By Donna L.H. Smith
I heard a story by a former pastor many years ago. It’s a somewhat familiar tale, and you’ve probably heard it before.
Two woodsmen start chopping trees into firewood. After a couple hours or so, the first woodsman stops and takes a break, while the second woodsman continues to chop. They chop wood all day. About every two hours or so, the first woodsman would take a break, while the other continued to chop.
At the end of the day, they both looked at the piles of wood they chopped and were surprised. The second woodsman had a huge pile of wood, but the first had much more. The second woodsman asked, “I chopped all day without a break, yet you have a bigger pile of wood than I do. Why?”
The first woodsman smiled and said, “While you continued to chop, when you thought I was taking a break, I was actually sharpening my ax.”
I’ve heard it said that you should always be writing something. Don’t stop. If you’re stuck in your story, write something else. That doesn’t always work for me. Sometimes, I just need not to write. At that point, I watch old movies, or television, or I read others’ books. I’ve also begun to make sure I read non-fiction books that will enhance my spiritual growth.
There are different ways to sharpen your writing ax. Attend a writer’s conference, read a book about some aspect of the craft, or take a day off and do something else you like to do. Read for pleasure. You know what you like. Just do something different for a day, a week, or even an hour two. For me, I took a long break from writing fiction, (several months) and just concentrated on blog posts and reading other things.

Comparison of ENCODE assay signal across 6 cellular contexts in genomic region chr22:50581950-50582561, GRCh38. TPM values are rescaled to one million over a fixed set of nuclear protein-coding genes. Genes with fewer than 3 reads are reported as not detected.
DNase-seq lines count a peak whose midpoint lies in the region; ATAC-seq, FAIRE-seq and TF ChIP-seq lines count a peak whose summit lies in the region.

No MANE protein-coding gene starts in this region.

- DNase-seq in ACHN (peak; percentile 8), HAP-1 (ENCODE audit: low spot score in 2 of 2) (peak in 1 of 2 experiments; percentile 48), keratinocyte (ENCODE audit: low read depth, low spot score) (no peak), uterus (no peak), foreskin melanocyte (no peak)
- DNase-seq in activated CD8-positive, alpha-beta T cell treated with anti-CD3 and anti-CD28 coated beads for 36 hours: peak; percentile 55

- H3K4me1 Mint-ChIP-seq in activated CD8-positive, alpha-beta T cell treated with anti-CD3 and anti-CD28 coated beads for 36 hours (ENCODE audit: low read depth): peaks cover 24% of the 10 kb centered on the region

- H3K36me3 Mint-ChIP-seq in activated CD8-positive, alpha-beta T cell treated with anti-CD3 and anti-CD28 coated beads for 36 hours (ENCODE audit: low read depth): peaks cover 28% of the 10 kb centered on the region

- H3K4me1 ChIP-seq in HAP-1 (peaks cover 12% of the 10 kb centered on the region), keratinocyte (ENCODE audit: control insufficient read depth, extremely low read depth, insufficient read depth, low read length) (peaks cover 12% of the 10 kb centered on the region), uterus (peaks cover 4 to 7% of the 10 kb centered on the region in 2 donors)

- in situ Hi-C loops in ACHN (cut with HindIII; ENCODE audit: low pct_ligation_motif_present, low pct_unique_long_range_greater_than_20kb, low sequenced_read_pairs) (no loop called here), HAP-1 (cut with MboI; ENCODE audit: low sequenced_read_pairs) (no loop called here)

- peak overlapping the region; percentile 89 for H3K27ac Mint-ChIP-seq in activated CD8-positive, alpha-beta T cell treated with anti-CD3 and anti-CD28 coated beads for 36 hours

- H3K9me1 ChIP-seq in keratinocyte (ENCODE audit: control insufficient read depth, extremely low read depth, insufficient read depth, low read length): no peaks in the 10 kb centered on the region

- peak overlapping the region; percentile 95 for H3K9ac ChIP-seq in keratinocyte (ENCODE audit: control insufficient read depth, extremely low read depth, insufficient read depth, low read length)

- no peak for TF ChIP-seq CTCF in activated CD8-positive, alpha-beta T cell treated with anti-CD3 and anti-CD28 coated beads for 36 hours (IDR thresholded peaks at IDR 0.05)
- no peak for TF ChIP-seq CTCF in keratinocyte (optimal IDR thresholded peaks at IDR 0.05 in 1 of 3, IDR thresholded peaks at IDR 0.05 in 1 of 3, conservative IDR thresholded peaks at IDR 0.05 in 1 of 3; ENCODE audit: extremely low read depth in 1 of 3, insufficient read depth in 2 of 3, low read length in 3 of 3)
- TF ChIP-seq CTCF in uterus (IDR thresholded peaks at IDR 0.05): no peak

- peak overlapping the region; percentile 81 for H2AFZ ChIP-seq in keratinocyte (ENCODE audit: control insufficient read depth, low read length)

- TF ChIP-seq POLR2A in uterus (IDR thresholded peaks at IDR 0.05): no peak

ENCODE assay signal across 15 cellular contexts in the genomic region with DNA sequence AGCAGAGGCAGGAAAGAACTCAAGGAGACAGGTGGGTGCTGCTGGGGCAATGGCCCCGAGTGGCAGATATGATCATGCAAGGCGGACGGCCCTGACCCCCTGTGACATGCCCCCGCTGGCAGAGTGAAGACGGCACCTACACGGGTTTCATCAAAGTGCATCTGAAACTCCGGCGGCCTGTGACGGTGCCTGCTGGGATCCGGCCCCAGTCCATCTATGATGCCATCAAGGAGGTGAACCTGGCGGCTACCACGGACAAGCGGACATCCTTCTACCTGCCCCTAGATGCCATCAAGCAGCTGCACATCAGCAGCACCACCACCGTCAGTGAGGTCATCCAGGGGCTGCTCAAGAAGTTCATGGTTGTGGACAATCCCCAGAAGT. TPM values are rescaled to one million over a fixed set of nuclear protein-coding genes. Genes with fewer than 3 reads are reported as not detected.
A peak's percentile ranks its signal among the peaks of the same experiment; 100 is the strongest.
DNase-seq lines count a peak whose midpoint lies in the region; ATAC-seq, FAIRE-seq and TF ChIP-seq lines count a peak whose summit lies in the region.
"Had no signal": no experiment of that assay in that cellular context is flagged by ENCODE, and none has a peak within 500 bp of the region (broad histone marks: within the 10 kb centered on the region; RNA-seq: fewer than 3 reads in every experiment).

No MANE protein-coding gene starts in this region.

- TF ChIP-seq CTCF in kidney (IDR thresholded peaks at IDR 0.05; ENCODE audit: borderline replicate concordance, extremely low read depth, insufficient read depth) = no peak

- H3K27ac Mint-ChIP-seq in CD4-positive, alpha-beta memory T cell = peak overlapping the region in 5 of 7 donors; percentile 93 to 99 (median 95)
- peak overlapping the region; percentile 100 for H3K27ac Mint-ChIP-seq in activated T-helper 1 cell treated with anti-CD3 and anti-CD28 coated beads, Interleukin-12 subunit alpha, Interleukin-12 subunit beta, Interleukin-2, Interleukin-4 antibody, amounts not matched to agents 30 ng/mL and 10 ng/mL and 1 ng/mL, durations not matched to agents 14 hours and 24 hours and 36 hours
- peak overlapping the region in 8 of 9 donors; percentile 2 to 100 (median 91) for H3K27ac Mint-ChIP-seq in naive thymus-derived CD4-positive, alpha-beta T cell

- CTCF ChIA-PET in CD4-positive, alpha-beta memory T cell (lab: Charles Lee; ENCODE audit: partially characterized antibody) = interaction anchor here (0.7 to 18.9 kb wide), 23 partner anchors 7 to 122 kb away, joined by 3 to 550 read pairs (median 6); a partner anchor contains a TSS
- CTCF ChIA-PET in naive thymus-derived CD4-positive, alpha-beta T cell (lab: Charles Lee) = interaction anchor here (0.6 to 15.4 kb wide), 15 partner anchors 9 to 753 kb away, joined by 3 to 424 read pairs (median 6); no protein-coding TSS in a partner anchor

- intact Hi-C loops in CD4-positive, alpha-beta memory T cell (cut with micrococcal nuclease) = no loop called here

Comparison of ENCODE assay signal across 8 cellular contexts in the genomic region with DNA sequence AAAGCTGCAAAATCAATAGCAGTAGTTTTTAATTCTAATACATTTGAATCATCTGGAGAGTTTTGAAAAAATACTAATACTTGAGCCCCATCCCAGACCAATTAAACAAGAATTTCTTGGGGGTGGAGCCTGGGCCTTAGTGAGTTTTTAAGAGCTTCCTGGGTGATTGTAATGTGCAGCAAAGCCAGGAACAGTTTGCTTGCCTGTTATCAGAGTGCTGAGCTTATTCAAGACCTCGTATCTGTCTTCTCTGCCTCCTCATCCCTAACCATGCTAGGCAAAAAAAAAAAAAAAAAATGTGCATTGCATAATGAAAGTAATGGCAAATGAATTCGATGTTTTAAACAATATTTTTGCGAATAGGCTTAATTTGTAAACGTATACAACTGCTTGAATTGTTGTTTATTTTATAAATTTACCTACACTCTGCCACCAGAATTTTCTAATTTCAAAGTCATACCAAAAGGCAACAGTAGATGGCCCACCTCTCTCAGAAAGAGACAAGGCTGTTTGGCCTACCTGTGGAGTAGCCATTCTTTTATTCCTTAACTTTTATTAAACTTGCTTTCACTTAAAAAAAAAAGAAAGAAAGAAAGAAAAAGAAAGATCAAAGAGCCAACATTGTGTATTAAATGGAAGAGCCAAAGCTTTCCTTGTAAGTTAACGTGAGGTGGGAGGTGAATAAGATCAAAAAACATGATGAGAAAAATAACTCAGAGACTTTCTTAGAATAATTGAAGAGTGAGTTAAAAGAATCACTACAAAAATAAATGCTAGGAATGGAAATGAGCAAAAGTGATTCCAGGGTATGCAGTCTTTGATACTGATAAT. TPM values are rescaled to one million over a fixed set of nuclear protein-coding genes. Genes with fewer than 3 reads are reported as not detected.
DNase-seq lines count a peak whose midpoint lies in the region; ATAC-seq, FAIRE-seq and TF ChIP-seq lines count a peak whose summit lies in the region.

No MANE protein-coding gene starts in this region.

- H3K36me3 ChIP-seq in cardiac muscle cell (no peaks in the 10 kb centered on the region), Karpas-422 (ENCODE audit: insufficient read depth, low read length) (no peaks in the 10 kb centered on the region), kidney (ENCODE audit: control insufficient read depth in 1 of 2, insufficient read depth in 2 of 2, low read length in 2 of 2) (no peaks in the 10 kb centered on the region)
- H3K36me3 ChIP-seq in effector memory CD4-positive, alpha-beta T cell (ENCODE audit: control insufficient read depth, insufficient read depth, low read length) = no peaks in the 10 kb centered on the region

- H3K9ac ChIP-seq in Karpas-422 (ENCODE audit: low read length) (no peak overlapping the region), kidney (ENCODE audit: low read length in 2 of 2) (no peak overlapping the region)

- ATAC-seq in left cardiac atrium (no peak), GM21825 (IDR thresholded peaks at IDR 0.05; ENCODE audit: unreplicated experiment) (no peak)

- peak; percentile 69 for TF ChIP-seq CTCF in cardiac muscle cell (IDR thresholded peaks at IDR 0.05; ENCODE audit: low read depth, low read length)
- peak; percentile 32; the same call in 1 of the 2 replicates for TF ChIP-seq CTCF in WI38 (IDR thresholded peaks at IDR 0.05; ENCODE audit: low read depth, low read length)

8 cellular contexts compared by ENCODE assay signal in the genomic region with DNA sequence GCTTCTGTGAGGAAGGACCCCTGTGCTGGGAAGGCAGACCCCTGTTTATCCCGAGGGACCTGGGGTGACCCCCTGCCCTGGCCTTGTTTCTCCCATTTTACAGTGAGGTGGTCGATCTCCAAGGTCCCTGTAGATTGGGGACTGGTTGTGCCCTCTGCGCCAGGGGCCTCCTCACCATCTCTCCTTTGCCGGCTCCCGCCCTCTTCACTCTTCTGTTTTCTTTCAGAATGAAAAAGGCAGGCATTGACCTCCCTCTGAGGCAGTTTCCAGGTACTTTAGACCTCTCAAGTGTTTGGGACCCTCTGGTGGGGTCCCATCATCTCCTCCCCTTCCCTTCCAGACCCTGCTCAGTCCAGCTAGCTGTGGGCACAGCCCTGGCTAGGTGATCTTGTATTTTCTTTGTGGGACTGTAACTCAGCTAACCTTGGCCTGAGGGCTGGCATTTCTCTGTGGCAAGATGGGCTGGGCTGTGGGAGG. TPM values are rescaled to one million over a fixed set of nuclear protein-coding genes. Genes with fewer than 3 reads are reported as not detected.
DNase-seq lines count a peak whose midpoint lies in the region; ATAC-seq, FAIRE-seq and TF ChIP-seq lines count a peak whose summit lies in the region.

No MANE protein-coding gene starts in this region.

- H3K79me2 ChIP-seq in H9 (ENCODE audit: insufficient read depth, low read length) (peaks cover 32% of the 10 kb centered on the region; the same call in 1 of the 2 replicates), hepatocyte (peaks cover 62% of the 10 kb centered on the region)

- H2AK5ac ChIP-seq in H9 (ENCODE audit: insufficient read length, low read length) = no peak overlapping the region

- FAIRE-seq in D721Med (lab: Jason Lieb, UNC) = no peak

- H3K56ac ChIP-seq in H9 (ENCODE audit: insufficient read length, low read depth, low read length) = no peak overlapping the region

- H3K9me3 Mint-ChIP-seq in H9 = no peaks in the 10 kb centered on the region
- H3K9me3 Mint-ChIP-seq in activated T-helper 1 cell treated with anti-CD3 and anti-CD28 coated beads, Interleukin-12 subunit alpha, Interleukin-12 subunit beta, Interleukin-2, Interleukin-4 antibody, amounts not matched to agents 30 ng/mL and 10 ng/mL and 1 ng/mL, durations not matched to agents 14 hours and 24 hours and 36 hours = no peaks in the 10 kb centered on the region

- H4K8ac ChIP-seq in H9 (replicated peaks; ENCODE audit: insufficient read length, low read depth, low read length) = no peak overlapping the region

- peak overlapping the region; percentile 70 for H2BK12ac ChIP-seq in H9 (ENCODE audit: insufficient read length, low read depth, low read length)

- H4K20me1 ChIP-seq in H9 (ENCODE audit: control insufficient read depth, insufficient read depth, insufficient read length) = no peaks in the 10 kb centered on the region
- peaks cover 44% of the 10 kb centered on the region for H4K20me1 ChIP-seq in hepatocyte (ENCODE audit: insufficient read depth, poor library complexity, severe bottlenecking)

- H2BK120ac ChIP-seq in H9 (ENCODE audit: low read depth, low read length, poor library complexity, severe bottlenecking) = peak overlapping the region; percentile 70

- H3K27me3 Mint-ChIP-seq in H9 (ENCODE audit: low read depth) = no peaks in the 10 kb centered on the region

Obviously, I may not be speaking to those on deadlines, but in a way, I am. Take a short break, even if it’s only twenty minutes or half an hour. Get away from the computer screen and fill your mind with some aspect of God or something else pleasant. Have a cup or tea or whatever your favorite drink is.
My ax is sharpened and I’ve begun to write my second novel, but not until I knew my first novel would be published. I’m older and I don’t wish to waste whatever precious time I have left on this earth (even if it’s twenty years), doing something that won’t come to fruition.
I believe we’re more effectual in our writing when we’re refreshed and renewed. Whatever works for you to sharpen your ax, do it. Your soul and spirit are as important as grinding out the daily word count. You might find you’ll be more efficient.
Donna L.H. Smith is a Kansas prairie girl transplanted to Lancaster County, PA. She is a graduate of Christian Writer’s Guild Craftsman program and holds both a bachelor’s and master’s in communications. For twenty-nine years, she’s been married to a wonderful man named Kirby. She’s been a freelance journalist, a chocolatier, and radio reporter. Now writing full-time, her first novel, Meghan’s Choice, is due out later in 2017.